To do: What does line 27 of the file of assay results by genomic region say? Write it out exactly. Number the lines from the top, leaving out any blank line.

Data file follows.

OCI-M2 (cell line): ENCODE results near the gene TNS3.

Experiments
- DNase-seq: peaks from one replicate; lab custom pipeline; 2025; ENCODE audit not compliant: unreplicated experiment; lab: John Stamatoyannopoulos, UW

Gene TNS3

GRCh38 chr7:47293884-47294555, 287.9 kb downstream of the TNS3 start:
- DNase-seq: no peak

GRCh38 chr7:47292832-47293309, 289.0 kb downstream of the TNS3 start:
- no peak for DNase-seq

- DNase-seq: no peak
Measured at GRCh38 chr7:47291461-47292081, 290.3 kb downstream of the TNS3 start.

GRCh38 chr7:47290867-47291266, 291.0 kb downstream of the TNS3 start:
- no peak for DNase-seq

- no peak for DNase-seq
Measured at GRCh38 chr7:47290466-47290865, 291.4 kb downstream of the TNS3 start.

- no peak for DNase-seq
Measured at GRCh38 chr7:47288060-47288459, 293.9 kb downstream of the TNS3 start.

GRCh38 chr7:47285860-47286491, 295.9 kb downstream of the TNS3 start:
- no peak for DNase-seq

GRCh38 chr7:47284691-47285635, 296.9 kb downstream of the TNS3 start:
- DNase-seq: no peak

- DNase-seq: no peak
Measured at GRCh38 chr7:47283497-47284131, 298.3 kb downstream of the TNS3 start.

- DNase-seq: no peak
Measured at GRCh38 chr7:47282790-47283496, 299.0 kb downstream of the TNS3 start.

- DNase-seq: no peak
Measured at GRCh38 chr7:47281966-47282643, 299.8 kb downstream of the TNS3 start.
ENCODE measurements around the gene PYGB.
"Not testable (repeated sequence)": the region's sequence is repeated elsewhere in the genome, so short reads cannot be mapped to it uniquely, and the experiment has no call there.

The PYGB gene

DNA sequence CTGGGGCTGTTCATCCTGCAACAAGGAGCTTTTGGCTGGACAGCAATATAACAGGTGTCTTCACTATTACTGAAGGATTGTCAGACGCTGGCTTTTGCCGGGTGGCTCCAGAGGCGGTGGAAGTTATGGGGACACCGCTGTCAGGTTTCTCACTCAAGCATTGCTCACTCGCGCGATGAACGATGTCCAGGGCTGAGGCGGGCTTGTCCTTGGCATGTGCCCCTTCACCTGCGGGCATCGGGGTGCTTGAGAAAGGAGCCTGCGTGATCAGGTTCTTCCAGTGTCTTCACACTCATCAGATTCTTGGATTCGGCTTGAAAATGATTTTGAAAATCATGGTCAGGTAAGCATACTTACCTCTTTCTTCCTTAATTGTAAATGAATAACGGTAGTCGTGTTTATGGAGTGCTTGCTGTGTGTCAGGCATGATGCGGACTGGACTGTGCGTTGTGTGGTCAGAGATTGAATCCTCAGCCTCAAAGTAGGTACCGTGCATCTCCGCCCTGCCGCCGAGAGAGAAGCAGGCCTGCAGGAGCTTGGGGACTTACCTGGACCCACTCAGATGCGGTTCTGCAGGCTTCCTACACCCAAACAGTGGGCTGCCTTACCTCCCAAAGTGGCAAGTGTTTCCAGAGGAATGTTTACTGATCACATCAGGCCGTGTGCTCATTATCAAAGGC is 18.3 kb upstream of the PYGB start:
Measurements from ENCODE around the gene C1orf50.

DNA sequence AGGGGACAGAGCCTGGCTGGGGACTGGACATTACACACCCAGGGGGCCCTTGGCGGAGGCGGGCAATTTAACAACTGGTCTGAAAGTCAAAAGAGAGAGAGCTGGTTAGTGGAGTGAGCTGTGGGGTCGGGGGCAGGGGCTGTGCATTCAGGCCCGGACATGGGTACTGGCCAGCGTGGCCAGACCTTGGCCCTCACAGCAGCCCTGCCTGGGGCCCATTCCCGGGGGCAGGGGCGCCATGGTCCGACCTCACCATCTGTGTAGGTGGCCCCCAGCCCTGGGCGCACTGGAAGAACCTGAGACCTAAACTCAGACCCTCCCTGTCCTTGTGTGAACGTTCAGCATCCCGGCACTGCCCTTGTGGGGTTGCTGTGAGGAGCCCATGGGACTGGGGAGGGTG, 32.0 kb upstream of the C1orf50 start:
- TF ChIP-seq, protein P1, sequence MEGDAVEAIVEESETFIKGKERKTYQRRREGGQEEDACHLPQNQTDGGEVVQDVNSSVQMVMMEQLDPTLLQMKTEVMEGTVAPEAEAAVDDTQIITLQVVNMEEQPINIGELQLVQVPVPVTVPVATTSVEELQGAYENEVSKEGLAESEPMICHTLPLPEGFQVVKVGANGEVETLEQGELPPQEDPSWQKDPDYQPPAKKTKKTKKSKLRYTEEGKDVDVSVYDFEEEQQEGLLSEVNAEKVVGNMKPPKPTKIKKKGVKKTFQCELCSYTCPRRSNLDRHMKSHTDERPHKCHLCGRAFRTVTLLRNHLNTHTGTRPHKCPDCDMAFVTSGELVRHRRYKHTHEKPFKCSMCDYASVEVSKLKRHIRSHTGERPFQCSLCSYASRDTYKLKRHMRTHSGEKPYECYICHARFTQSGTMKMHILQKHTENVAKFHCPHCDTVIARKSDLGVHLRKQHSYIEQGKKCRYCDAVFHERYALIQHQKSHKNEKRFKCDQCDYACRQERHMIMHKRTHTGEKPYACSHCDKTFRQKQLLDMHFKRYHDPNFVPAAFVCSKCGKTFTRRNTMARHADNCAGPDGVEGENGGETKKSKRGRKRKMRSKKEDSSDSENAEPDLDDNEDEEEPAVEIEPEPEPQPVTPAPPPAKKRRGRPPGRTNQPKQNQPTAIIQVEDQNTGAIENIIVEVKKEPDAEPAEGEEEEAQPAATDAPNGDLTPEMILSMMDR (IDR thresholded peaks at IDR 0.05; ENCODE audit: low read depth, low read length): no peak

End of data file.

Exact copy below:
ENCODE measurements around the gene PYGB.